Where the satisfaction of a judgment of the supreme court is set aside by it on the ex parte application of the judgment debtor suppressing a material fact, the disclosure of which would have defeated the application, the chancery court has jurisdiction to enjoin the execution of the judgment, and the ex parte action of supreme court is not res judicata. Wilburn v. McCollom, 54 Tenn. 267, 1872 Tenn. LEXIS 45 (1872).

The supreme court's decree cannot be reviewed by a bill of review in the chancery court from which the cause was appealed. Hurt v. Long, 90 Tenn. 445, 16 S.W. 968, 1891 Tenn. LEXIS 29 (1891); Murphy v. Johnson, 107 Tenn. 552, 64 S.W. 894, 1901 Tenn. LEXIS 107 (1901).

22. Judgment of Supreme Court — Revival.

The supreme court has jurisdiction to issue scire facias to revive its own judgments as in similar cases in the inferior courts. McIntosh v. Paul, 74 Tenn. 45, 1880 Tenn. LEXIS 209 (1880).

23. Unusual Public Importance.

A case involving the requirements of the constitutional provision as to the placement of a proposed amendment to the constitution on the general election ballot presented an issue of unusual public importance with a special need for an expedited decision. State ex rel. Cohen v. Darnell, 885 S.W.2d 61, 1994 Tenn. LEXIS 275 (Tenn. 1994).

Collateral References. 5 Am. Jur. 2d Appeal and Error §§ 1, 4, 6-14, 20, 1007, 1008.

21 C.J.S. Courts § 457.

Courts 23.

16-3-202. Process, receivers, and references.

The court may appoint receivers, order references and issue all writs and process necessary for the exercise and enforcement of its jurisdiction.

Code 1858, § 4503; Shan., § 6336; mod. Code 1932, § 10637; T.C.A. (orig. ed.), § 16-305.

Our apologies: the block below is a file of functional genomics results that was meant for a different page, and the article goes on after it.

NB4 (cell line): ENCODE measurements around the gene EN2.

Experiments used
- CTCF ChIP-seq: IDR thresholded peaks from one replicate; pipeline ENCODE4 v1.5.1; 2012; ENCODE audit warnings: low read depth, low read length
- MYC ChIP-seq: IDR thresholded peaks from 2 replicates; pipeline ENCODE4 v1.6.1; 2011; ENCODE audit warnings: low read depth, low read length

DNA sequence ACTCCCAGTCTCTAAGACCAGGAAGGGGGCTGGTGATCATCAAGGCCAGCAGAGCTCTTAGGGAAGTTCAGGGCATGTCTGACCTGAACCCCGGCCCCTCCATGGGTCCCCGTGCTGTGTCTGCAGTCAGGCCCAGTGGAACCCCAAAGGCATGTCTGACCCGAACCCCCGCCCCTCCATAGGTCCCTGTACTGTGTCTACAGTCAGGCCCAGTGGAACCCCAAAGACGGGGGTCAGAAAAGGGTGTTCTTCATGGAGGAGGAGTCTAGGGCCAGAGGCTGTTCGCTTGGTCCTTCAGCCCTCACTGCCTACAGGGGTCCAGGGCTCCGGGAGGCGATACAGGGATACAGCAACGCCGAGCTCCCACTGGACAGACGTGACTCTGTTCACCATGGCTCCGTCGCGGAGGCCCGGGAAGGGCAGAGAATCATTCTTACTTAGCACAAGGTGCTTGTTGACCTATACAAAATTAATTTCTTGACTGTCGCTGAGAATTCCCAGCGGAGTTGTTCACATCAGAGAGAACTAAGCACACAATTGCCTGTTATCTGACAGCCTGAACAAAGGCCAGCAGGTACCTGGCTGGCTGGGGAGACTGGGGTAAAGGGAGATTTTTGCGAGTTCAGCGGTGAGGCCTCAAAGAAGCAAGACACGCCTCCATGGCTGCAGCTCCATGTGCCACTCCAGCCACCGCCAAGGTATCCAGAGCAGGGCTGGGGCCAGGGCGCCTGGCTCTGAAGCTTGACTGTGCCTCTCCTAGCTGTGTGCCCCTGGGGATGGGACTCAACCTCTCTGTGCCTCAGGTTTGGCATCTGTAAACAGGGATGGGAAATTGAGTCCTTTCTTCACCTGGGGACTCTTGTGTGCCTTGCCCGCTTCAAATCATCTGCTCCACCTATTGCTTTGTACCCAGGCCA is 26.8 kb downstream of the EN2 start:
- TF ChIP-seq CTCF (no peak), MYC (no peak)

Textbooks. Gibson's Suits in Chancery (7th ed., Inman), § 679.

Tennessee Jurisprudence, 3 Tenn. Juris., Attachment and Garnishment, § 152.

Law Reviews.

The Tennessee Court System — Supreme Court (Frederic S. Le Clercq), 8 Mem. St. U.L. Rev. 191.

NOTES TO DECISIONS

1. Writs and Process Enforcing Jurisdiction.

The supreme court has jurisdiction by adequate writs to make effective appeals to it from lower courts. Ward v. Thomas, 42 Tenn. 565, 1865 Tenn. LEXIS 103 (1865); State ex rel. Shaw v. Cooper, 107 Tenn. 202, 64 S.W. 50, 1901 Tenn. LEXIS 72 (1901); State ex rel. Conner v. Herbert, 127 Tenn. 220, 154 S.W. 957, 1912 Tenn. LEXIS 24 (1912). See Newman v. Justices of Scott County, 48 Tenn. 787, 1870 Tenn. LEXIS 149 (1870).

The supreme court has authority to issue all writs and process necessary for the exercise and enforcement of its jurisdiction and to protect its jurisdiction. To prevent such jurisdiction from being trifled with or rendered ineffectual, it may consider matters transpiring after a cause is heard in the lower court. Cockrill v. Peoples Sav. Bank, 155 Tenn. 342, 293 S.W. 996, 1926 Tenn. LEXIS 53 (1927).

The supreme court has power and authority to take such action as it deems proper and appropriate to enforce its decrees and orders and to issue all necessary process to prevent interference therewith. State ex rel. Stall v. Knoxville, 211 Tenn. 428, 365 S.W.2d 433, 1963 Tenn. LEXIS 363 (1963).

Where trial court and supreme court had previously sustained validity of annexation ordinance and annexation procedure and same complainants filed suit in chancery court seeking to enjoin collection of taxes in the annexed area and complaint in chancery suit contained basically the same averments as those in the previous proceedings, supreme court issued supersedeas and permanent injunction superseding any action taken or which might be taken in the chancery proceeding and enjoining and restraining complainants from interfering directly or indirectly with previous judgment of the supreme court. State ex rel. Stall v. Knoxville, 211 Tenn. 428, 365 S.W.2d 433, 1963 Tenn. LEXIS 363 (1963).

2. Receivers.

The supreme court has power to appoint a receiver in a cause pending in it by appeal. West v. Weaver, 50 Tenn. 589, 1871 Tenn. LEXIS 118 (1871); Kerr v. White, 66 Tenn. 394, 1874 Tenn. LEXIS 151 (1874); Bidwell v. Paul, 64 Tenn. 693, 1875 Tenn. LEXIS 160 (1875); Allen v. Harris, 72 Tenn. 190, 1879 Tenn. LEXIS 17 (1879).

Application for receiver, made in advance of hearing on appeal, will not be entertained. Allen v. Harris, 72 Tenn. 190, 1879 Tenn. LEXIS 17 (1879).

The supreme court is without power to appoint a receiver in a cause pending in it by appeal, after an inferior court has refused the application. Allen v. Harris, 72 Tenn. 190, 1879 Tenn. LEXIS 17 (1879); Darusmont v. Patton, 72 Tenn. 597, 1880 Tenn. LEXIS 67 (1880).